Retro Picnic Area On Carrabelle Beach

Apalachicola Waterfront

Biking Along The Waterfront

In Downtown Apalachicola

Oyster City Brewing Company

Local Radio Station

Working With My Dad

Dad And Eric Repairing The Seawall

Mom On The Patio

Sunset In My Folks' Back Yard

Late Afternoon At St. Marks Wildlife Refuge
Newport Campground, St. Marks
St. Marks Lighthouse
Photographing Ducks On The Ponds
Redheads
Tricolored Heron
Glossy Ibis
Biking The Dikes At St. Marks
Gator Sunning
Great Egret Preening
Flocks Of White Pelicans
Snowy Egret
Disheveled Tricolored Heron
Boardwalks At St. Marks
Black-Crowned Night Heron In The Marsh
Playing Tourist With Our Friend Beth
Wakulla Springs Lodge
Jungle Cruise On The Wakulla
Anhinga On The Wakulla
Kayaking The Wakulla River
Spanish Moss Decorated Osprey Nest
On The Wild Wacissa River
A Secretive Sora In The Reeds
White Ibis
A Relaxing Float Downriver On The Wacissa
Free Campground On The Wacissa River
Overlooking The Ochlockonee River
A Long Leaf Pine Flatwoods
White Squirrel At Ochlockonee River SP
Outdoor Shower At Ochlockonee River State Park
On The Trails Through The Pine Flatwoods
A Pair Of Red Cockaded Woodpeckers
Cool Kayak Launch On The Ochlockonee River
Calm Day Kayaking On The Ochlockonee River
Immature Little Blue Heron With Crawfish
Spacious Campsite At Ochlockonee River SP
Hermit Thrush In Our Campsite
Sunset On The Ochlockonee River
Retro Picnic Area On Carrabelle Beach
Apalachicola Waterfront
Biking Along The Waterfront
In Downtown Apalachicola
Oyster City Brewing Company
Local Radio Station
Working With My Dad
Dad And Eric Repairing The Seawall
Mom On The Patio
Sunset In My Folks' Back Yard
Late Afternoon At St. Marks Wildlife Refuge thumbnail
Newport Campground, St. Marks thumbnail
St. Marks Lighthouse thumbnail
Photographing Ducks On The Ponds thumbnail
Redheads thumbnail
Tricolored Heron thumbnail
Glossy Ibis thumbnail
Biking The Dikes At St. Marks thumbnail
Gator Sunning thumbnail
Great Egret Preening thumbnail
Flocks Of White Pelicans thumbnail
Snowy Egret thumbnail
Disheveled Tricolored Heron thumbnail
Boardwalks At St. Marks thumbnail
Black-Crowned Night Heron In The Marsh thumbnail
Playing Tourist With Our Friend Beth thumbnail
Wakulla Springs Lodge thumbnail
Jungle Cruise On The Wakulla thumbnail
Anhinga On The Wakulla thumbnail
Kayaking The Wakulla River thumbnail
Spanish Moss Decorated Osprey Nest thumbnail
On The Wild Wacissa River thumbnail
A Secretive Sora In The Reeds thumbnail
White Ibis thumbnail
A Relaxing Float Downriver On The Wacissa thumbnail
Free Campground On The Wacissa River thumbnail
Overlooking The Ochlockonee River thumbnail
A Long Leaf Pine Flatwoods thumbnail
White Squirrel At Ochlockonee River SP thumbnail
Outdoor Shower At Ochlockonee River State Park thumbnail
On The Trails Through The Pine Flatwoods thumbnail
A Pair Of Red Cockaded Woodpeckers thumbnail
Cool Kayak Launch On The Ochlockonee River thumbnail
Calm Day Kayaking On The Ochlockonee River thumbnail
Immature Little Blue Heron With Crawfish thumbnail
Spacious Campsite At Ochlockonee River SP thumbnail
Hermit Thrush In Our Campsite thumbnail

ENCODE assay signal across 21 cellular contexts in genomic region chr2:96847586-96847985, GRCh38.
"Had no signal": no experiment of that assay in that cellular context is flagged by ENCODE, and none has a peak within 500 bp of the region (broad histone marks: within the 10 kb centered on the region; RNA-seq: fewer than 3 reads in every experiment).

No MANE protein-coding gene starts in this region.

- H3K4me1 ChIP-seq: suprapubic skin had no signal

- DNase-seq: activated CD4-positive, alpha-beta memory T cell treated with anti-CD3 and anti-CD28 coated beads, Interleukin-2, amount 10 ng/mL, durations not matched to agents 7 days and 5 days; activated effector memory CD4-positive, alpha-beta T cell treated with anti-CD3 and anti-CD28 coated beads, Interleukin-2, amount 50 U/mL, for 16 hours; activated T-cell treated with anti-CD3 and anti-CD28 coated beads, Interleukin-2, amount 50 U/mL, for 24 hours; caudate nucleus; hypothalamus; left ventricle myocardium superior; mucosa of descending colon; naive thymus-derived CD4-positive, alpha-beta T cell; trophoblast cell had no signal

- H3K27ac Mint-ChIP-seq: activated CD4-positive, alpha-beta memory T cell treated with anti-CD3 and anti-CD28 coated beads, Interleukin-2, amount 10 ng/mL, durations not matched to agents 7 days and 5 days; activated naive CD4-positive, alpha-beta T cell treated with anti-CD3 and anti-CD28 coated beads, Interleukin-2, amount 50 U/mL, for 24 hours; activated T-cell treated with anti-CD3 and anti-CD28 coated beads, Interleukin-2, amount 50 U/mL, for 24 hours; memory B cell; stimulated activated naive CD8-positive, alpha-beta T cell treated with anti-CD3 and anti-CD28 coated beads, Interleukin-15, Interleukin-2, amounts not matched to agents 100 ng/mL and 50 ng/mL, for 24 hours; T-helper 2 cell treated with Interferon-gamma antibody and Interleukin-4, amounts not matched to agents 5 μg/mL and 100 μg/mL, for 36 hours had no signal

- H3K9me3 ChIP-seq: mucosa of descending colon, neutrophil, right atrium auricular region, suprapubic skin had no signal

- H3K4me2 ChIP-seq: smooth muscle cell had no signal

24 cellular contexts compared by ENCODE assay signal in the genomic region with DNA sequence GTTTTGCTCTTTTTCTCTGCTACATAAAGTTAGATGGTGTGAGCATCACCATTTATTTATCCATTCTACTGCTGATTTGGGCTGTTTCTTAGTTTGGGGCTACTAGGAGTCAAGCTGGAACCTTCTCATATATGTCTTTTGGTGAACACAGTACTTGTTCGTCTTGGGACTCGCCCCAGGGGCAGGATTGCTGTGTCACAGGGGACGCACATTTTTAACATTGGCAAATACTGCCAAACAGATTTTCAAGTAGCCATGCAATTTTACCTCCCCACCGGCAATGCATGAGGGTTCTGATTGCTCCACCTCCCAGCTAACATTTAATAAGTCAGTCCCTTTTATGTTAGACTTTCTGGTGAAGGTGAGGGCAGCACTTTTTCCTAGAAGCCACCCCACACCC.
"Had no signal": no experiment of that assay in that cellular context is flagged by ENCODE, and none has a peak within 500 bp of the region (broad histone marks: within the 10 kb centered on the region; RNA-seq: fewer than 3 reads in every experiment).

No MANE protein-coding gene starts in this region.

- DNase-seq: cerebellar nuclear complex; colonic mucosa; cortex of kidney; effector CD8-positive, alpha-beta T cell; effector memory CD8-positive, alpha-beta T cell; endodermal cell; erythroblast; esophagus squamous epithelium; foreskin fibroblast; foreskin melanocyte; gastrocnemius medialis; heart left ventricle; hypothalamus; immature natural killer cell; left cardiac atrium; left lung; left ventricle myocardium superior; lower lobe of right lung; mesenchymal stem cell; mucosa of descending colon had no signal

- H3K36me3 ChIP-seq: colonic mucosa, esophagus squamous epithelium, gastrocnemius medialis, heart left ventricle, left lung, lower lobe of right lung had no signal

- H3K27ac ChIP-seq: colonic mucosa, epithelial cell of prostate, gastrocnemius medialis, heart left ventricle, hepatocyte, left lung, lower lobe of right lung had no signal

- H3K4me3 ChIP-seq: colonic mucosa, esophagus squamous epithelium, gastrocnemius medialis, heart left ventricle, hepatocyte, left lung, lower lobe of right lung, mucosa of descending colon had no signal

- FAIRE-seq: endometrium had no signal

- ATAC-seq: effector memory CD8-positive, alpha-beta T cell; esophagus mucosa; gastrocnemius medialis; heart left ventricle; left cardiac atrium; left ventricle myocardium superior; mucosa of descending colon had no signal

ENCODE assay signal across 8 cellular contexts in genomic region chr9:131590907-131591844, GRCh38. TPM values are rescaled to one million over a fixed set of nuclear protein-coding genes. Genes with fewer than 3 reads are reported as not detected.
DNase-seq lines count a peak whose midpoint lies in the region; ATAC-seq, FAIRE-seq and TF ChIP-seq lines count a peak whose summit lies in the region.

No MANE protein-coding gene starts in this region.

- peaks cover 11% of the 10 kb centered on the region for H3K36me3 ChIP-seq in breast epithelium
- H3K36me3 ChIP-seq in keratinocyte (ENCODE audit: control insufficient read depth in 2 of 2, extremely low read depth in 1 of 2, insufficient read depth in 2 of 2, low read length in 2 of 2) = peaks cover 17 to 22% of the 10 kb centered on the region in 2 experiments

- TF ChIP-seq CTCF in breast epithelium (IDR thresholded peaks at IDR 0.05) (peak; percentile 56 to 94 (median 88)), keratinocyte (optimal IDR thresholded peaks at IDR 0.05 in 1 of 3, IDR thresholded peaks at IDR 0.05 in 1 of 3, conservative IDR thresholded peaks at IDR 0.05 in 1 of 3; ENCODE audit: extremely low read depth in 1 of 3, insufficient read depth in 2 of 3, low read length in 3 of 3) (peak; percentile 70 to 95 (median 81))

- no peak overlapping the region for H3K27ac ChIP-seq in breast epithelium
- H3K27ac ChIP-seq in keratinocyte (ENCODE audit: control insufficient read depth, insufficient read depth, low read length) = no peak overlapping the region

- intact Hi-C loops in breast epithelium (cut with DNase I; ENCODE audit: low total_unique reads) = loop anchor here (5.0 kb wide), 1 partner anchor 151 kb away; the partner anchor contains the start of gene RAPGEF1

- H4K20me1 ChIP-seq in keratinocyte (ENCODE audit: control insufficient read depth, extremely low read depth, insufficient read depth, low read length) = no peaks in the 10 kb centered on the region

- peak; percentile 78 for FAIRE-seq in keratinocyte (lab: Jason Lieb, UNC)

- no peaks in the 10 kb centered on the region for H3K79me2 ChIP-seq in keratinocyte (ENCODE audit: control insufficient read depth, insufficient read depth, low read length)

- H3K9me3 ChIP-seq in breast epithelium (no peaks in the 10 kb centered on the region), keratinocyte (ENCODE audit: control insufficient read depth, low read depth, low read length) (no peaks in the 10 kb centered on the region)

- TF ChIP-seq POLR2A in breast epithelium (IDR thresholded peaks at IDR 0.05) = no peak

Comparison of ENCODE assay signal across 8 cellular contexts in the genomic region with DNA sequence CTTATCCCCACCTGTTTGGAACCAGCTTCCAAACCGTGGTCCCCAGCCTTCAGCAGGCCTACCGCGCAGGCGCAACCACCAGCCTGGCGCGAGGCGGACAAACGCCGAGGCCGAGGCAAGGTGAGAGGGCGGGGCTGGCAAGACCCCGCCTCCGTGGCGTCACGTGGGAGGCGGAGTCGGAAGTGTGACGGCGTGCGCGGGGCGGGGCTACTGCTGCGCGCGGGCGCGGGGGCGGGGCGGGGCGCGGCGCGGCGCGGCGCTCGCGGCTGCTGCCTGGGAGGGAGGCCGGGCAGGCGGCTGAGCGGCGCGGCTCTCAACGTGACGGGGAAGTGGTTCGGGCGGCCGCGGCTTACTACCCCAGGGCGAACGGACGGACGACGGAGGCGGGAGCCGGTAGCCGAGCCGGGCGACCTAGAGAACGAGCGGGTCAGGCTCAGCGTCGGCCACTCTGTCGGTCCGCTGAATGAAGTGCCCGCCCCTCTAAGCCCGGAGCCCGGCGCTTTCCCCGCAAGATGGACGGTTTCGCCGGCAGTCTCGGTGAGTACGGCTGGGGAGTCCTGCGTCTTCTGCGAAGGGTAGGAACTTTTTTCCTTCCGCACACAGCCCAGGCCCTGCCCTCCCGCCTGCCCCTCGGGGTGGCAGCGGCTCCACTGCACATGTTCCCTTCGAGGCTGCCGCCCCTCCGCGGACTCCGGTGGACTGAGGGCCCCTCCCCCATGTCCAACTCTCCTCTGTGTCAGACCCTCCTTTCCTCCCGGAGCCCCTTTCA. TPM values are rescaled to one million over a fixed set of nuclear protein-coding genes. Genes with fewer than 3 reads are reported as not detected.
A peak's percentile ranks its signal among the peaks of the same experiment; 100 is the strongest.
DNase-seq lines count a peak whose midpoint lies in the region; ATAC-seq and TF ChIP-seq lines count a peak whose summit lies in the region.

Sunset On The Ochlockonee River thumbnail
Retro Picnic Area On Carrabelle Beach thumbnail
Apalachicola Waterfront thumbnail
Biking Along The Waterfront thumbnail
In Downtown Apalachicola thumbnail
Oyster City Brewing Company thumbnail
Local Radio Station thumbnail
Working With My Dad thumbnail
Dad And Eric Repairing The Seawall thumbnail
Mom On The Patio thumbnail
Sunset In My Folks' Back Yard thumbnail

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Lovely Historic St. Augustine

Lovely Historic St. Augustine

Posted by on Mar 17, 2016 in Biking, Family, Florida, Food, Gallery, Travel | 18 comments

In our Florida travels, we generally avoid the east coast, preferring the more laid-back, “Old Florida” vibe of the Gulf coast. But I’ve long been intrigued by the history and architecture of St. Augustine, and getting there obviously involves a trip to the Atlantic coast. In February, we managed to snag a site at Anastasia State Park, just across the Intracoastal Waterway from St. Augustine, and we spent a couple of days exploring this charming city.

Strolling the narrow brick streets of St. Augustine, surrounded by ornate Spanish and Moorish architecture, it’s easy to imagine that you’re in Europe. This is no Disneyesque creation, though—it’s the real deal. Claimed in 1565 by Spanish explorers, St. Augustine holds the title as the oldest permanently occupied European settlement in North America (it beats out Plymouth Rock by a full 55 years).

The location of St. Augustine on the Atlantic coast made it appealing to many—it was first occupied by the Timucuan Indians, who used it as their summer grounds for fishing until the Spanish arrived. Reading the history of the town made my head spin—the abbreviated version is that it was occupied by the Spanish, then British, and again by the Spanish before being sold to the U.S. in 1821—with lots of wars and attacks by pirates that kept everyone busy.

In 240 years of occupation, the Spanish obviously had a lasting effect on the town. The biggest thing they left behind was the Castillo de San Marcos, the fort they constructed to protect their interests. The only building material they had available was coquina, a porous stone of compressed tiny shells that they quarried from Anastasia Island. Lucky for them, coquina turned out to be an excellent choice—it conveniently absorbed incoming cannon balls without shattering.

While the Spanish left a lasting legacy in St. Augustine, it seems that Henry Flagler, the industrial magnate who made a fortune in the oil business with his partner John D. Rockefeller, had even more of an influence. Flagler fell in love with St. Augustine, and set out to  shape it into an American version of the European Riviera.